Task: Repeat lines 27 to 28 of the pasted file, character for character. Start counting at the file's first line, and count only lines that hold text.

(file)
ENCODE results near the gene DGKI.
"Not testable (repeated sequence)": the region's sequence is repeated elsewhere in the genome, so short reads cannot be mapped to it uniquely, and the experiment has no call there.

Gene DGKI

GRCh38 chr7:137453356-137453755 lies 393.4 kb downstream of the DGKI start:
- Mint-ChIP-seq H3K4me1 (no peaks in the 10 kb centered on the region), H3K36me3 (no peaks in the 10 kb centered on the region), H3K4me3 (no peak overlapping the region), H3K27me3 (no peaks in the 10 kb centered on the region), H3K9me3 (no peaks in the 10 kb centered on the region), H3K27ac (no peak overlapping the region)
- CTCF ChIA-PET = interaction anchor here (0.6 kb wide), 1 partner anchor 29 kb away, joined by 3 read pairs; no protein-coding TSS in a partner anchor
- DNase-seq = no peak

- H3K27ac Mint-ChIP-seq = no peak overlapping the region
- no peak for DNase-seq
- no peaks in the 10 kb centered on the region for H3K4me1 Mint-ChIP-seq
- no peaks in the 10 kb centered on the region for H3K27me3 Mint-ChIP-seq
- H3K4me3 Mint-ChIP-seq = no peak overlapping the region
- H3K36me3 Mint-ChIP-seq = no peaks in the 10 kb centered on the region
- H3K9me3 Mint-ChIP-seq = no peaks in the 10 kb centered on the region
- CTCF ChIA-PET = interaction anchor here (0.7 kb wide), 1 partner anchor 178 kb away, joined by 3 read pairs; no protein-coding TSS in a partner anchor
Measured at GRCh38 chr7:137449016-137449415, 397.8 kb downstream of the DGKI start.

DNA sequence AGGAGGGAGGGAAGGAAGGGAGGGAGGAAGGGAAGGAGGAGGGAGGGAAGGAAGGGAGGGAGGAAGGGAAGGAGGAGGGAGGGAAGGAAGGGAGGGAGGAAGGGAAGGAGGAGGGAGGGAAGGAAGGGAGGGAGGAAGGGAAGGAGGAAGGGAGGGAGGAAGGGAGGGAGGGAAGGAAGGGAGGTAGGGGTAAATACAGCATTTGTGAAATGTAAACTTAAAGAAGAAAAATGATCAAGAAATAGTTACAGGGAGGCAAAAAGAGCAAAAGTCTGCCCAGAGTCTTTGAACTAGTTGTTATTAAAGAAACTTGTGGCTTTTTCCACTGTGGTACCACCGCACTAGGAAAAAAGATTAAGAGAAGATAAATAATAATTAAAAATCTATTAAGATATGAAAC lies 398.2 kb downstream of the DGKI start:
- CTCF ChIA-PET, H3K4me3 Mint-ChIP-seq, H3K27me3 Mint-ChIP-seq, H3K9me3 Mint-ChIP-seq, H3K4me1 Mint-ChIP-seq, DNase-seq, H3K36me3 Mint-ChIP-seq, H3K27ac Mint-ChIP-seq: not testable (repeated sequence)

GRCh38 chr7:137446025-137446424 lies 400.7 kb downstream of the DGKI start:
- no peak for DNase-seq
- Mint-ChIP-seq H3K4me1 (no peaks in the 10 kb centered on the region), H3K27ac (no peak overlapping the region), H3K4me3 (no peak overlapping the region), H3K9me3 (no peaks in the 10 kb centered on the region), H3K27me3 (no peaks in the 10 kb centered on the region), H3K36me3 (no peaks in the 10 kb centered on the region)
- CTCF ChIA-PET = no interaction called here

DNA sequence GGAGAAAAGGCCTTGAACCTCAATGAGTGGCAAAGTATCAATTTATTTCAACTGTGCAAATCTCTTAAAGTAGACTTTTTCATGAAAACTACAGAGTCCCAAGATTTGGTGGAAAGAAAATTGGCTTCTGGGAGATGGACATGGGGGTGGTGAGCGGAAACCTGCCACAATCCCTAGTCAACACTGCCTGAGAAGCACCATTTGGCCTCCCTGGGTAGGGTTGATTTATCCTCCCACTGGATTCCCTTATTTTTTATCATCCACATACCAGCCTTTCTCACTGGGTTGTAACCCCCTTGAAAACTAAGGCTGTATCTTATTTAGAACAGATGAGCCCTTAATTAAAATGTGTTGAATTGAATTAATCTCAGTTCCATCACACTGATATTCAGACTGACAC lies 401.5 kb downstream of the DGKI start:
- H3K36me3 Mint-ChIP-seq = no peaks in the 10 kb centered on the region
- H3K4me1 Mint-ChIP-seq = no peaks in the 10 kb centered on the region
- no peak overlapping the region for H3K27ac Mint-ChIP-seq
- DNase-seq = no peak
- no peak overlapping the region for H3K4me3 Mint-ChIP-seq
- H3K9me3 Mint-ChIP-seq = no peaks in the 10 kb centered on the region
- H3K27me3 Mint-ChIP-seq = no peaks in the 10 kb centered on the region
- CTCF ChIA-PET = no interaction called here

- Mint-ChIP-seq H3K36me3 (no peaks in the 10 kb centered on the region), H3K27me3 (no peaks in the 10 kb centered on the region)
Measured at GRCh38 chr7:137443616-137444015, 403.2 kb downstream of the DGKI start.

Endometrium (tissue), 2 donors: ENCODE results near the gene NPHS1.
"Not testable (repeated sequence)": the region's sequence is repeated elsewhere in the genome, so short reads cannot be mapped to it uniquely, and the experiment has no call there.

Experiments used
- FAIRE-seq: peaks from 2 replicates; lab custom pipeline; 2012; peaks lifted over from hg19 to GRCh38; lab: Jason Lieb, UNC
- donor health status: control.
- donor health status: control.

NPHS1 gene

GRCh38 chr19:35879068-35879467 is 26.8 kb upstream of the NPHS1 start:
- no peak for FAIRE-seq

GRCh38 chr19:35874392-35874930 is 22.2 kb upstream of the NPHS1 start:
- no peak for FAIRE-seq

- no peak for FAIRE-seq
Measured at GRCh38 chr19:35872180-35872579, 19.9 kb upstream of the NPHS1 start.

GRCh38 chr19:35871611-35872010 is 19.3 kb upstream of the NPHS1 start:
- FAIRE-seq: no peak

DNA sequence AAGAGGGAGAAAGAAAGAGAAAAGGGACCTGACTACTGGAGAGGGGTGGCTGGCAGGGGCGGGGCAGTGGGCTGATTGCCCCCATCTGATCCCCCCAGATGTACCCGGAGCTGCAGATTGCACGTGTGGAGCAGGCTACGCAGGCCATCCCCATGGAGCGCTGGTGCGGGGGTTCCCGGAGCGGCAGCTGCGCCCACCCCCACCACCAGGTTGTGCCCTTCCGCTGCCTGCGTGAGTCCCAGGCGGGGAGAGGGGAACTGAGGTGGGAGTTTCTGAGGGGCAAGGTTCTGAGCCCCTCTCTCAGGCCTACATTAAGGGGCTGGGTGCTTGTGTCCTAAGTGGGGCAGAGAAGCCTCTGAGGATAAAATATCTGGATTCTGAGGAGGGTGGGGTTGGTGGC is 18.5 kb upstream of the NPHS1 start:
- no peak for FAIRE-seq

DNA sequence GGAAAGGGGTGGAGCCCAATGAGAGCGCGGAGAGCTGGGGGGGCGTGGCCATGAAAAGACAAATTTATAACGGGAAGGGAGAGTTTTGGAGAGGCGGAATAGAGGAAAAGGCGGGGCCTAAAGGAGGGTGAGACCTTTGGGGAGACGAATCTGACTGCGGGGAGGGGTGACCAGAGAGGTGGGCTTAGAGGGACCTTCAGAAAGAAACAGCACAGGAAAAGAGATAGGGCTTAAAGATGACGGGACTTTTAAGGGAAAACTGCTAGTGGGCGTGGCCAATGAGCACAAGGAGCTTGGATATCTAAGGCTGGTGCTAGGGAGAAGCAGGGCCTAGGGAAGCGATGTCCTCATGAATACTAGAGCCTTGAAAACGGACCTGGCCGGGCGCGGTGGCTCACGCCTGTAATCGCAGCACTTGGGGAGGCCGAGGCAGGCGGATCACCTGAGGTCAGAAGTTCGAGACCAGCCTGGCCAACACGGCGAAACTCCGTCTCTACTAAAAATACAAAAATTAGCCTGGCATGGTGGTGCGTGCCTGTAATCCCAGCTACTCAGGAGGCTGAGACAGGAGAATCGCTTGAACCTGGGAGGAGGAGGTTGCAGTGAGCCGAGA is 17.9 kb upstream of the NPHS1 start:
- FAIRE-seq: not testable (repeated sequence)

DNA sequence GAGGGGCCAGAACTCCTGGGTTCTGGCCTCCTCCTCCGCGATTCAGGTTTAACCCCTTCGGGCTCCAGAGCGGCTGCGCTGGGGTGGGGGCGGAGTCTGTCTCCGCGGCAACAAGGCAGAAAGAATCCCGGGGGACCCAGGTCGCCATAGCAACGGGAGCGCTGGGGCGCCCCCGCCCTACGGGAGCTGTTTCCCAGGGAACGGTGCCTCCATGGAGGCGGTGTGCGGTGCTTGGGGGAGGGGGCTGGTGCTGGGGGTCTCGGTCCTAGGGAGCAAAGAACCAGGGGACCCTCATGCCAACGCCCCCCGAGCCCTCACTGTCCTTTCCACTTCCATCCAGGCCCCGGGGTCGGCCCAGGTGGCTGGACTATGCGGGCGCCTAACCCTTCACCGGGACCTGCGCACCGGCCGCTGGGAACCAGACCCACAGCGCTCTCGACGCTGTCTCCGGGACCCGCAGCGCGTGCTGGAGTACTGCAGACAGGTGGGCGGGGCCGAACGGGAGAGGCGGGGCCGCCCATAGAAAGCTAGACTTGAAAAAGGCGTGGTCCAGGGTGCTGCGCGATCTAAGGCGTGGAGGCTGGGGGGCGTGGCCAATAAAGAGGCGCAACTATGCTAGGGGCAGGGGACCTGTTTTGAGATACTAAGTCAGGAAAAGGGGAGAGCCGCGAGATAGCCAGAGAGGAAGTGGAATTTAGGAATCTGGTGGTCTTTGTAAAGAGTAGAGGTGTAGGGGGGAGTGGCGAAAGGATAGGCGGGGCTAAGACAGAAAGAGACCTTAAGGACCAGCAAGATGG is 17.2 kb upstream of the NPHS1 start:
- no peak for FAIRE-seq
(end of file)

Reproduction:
- DNase-seq = no peak
- no peak overlapping the region for H3K4me3 Mint-ChIP-seq